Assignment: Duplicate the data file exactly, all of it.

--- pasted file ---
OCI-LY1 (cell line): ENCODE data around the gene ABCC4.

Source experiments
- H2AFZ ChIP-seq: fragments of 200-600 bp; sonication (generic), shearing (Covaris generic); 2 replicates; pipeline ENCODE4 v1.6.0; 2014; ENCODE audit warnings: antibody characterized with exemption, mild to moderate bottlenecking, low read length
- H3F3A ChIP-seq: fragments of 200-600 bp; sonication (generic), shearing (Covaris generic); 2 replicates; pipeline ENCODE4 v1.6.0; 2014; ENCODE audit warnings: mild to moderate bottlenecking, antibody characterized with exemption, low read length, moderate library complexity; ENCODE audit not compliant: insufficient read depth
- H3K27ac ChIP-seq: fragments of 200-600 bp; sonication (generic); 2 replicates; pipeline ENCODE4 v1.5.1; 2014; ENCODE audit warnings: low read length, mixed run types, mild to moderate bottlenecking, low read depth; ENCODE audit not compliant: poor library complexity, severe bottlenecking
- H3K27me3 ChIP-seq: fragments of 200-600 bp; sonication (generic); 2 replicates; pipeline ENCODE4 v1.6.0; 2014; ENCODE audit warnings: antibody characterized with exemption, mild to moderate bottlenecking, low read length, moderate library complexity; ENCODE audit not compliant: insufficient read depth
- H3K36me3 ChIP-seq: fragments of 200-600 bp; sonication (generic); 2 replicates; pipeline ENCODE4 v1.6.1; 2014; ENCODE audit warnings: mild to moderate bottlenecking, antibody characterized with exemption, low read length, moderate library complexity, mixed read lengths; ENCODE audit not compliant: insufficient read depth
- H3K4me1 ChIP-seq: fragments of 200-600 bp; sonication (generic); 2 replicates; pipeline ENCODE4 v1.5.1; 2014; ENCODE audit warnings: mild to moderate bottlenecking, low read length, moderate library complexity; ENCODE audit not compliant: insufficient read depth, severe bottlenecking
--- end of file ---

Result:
OCI-LY1 (cell line): ENCODE data around the gene ABCC4.

Source experiments
- H2AFZ ChIP-seq: fragments of 200-600 bp; sonication (generic), shearing (Covaris generic); 2 replicates; pipeline ENCODE4 v1.6.0; 2014; ENCODE audit warnings: antibody characterized with exemption, mild to moderate bottlenecking, low read length
- H3F3A ChIP-seq: fragments of 200-600 bp; sonication (generic), shearing (Covaris generic); 2 replicates; pipeline ENCODE4 v1.6.0; 2014; ENCODE audit warnings: mild to moderate bottlenecking, antibody characterized with exemption, low read length, moderate library complexity; ENCODE audit not compliant: insufficient read depth
- H3K27ac ChIP-seq: fragments of 200-600 bp; sonication (generic); 2 replicates; pipeline ENCODE4 v1.5.1; 2014; ENCODE audit warnings: low read length, mixed run types, mild to moderate bottlenecking, low read depth; ENCODE audit not compliant: poor library complexity, severe bottlenecking
- H3K27me3 ChIP-seq: fragments of 200-600 bp; sonication (generic); 2 replicates; pipeline ENCODE4 v1.6.0; 2014; ENCODE audit warnings: antibody characterized with exemption, mild to moderate bottlenecking, low read length, moderate library complexity; ENCODE audit not compliant: insufficient read depth
- H3K36me3 ChIP-seq: fragments of 200-600 bp; sonication (generic); 2 replicates; pipeline ENCODE4 v1.6.1; 2014; ENCODE audit warnings: mild to moderate bottlenecking, antibody characterized with exemption, low read length, moderate library complexity, mixed read lengths; ENCODE audit not compliant: insufficient read depth
- H3K4me1 ChIP-seq: fragments of 200-600 bp; sonication (generic); 2 replicates; pipeline ENCODE4 v1.5.1; 2014; ENCODE audit warnings: mild to moderate bottlenecking, low read length, moderate library complexity; ENCODE audit not compliant: insufficient read depth, severe bottlenecking